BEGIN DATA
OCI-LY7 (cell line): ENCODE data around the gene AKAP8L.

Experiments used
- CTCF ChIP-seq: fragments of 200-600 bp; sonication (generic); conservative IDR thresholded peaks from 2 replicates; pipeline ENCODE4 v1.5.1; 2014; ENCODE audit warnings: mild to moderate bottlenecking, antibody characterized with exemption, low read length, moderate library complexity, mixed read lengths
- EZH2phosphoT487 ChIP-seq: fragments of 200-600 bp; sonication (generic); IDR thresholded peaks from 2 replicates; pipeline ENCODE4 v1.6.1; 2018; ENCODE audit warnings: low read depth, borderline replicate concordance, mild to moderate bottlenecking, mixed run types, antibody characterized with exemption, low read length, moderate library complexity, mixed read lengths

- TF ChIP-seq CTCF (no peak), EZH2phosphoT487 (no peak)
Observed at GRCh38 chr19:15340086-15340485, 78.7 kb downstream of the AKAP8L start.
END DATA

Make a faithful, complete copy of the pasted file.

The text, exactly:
OCI-LY7 (cell line): ENCODE data around the gene AKAP8L.

Experiments used
- CTCF ChIP-seq: fragments of 200-600 bp; sonication (generic); conservative IDR thresholded peaks from 2 replicates; pipeline ENCODE4 v1.5.1; 2014; ENCODE audit warnings: mild to moderate bottlenecking, antibody characterized with exemption, low read length, moderate library complexity, mixed read lengths
- EZH2phosphoT487 ChIP-seq: fragments of 200-600 bp; sonication (generic); IDR thresholded peaks from 2 replicates; pipeline ENCODE4 v1.6.1; 2018; ENCODE audit warnings: low read depth, borderline replicate concordance, mild to moderate bottlenecking, mixed run types, antibody characterized with exemption, low read length, moderate library complexity, mixed read lengths

- TF ChIP-seq CTCF (no peak), EZH2phosphoT487 (no peak)
Observed at GRCh38 chr19:15340086-15340485, 78.7 kb downstream of the AKAP8L start.